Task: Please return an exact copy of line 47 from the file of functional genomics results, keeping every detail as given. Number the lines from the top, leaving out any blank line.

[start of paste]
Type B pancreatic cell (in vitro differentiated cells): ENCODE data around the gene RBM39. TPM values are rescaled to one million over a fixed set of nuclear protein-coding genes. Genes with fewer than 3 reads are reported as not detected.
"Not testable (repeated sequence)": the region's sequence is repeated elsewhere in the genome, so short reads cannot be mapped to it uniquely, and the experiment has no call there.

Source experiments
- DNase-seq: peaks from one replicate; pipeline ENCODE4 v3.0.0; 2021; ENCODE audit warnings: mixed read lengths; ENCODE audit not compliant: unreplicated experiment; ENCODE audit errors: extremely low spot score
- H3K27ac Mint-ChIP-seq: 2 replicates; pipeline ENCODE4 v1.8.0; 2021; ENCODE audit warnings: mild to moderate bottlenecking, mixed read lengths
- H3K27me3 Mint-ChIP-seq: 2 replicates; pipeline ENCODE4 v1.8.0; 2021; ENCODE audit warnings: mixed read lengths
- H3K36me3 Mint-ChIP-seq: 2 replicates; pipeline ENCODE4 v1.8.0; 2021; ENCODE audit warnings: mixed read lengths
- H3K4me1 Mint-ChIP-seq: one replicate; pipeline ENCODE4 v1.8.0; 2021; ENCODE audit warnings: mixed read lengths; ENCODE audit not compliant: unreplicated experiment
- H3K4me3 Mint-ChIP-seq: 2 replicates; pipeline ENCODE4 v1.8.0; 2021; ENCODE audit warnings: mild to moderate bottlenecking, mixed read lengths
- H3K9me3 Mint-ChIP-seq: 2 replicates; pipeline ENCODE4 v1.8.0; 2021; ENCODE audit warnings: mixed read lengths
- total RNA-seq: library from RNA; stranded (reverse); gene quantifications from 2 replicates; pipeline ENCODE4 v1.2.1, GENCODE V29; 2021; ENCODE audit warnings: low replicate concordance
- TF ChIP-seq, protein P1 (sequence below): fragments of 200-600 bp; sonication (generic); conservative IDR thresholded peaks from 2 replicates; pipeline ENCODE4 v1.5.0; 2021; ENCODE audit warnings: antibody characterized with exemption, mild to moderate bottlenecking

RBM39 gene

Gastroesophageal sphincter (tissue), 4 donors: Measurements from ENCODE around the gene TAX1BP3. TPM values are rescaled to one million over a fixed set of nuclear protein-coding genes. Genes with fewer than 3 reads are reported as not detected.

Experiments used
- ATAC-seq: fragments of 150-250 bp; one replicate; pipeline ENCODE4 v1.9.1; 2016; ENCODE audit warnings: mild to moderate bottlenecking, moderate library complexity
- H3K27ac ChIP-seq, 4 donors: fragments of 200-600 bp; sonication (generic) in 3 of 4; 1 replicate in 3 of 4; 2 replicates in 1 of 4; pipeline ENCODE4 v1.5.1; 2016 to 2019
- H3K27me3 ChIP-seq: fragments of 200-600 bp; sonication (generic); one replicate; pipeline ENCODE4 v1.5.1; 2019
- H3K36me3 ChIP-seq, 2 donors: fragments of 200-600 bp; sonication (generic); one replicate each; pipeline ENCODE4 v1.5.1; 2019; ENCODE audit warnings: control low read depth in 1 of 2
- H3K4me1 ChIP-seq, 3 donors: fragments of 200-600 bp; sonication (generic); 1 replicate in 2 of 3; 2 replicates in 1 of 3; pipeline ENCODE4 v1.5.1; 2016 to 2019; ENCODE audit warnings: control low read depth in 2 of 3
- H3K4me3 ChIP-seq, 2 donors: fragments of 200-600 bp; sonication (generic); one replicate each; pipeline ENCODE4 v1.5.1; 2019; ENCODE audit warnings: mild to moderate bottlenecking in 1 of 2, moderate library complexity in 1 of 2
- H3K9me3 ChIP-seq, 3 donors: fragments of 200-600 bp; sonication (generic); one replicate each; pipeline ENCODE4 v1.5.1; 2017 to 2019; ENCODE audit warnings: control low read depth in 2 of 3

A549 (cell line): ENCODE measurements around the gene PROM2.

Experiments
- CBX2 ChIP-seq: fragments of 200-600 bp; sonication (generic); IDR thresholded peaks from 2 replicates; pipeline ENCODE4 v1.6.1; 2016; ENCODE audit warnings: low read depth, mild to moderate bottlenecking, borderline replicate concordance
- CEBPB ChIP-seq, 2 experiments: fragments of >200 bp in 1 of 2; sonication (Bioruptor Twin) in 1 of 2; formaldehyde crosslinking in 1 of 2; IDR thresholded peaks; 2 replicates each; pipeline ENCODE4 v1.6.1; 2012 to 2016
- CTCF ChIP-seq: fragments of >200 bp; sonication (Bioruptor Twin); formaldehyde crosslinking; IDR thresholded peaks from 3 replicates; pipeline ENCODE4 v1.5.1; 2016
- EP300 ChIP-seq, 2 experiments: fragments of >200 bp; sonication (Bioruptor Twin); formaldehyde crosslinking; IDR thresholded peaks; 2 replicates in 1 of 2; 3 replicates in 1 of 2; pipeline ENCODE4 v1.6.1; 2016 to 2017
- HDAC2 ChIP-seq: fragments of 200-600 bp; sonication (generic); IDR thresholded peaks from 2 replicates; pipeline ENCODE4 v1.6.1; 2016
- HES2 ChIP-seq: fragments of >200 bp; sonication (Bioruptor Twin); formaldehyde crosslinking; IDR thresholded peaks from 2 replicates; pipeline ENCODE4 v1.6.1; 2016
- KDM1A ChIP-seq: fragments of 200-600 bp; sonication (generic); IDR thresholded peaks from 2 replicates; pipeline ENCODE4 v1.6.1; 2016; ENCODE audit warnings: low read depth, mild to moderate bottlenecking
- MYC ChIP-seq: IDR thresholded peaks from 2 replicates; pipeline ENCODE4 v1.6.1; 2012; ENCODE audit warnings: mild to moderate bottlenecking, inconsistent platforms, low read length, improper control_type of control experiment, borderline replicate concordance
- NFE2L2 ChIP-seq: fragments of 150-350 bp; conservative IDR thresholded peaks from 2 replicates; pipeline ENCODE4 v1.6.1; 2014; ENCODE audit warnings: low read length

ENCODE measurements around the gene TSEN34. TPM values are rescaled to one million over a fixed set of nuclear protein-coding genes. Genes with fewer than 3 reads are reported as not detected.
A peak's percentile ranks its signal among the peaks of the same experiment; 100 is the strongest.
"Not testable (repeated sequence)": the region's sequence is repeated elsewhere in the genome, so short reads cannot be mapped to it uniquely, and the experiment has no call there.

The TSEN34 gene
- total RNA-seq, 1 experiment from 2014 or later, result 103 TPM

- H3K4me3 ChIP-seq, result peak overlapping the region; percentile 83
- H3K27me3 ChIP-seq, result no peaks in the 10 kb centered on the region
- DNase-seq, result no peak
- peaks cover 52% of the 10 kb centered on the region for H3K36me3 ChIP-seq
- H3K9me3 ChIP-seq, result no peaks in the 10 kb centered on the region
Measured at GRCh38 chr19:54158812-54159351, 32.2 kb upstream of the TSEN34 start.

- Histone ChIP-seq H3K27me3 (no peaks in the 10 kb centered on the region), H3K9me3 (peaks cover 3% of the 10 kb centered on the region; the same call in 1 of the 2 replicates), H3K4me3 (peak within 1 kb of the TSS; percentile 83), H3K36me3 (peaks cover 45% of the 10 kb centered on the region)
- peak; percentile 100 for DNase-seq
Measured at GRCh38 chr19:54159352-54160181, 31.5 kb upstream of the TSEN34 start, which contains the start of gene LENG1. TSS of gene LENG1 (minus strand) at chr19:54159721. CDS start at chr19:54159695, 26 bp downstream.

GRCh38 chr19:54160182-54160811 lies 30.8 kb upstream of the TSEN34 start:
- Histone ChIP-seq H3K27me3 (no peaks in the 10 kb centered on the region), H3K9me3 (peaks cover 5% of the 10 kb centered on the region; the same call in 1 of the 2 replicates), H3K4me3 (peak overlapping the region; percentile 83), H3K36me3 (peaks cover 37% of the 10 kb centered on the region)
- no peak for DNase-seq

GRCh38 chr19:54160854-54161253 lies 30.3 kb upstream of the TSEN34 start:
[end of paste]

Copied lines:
Measured at GRCh38 chr19:54159352-54160181, 31.5 kb upstream of the TSEN34 start, which contains the start of gene LENG1. TSS of gene LENG1 (minus strand) at chr19:54159721. CDS start at chr19:54159695, 26 bp downstream.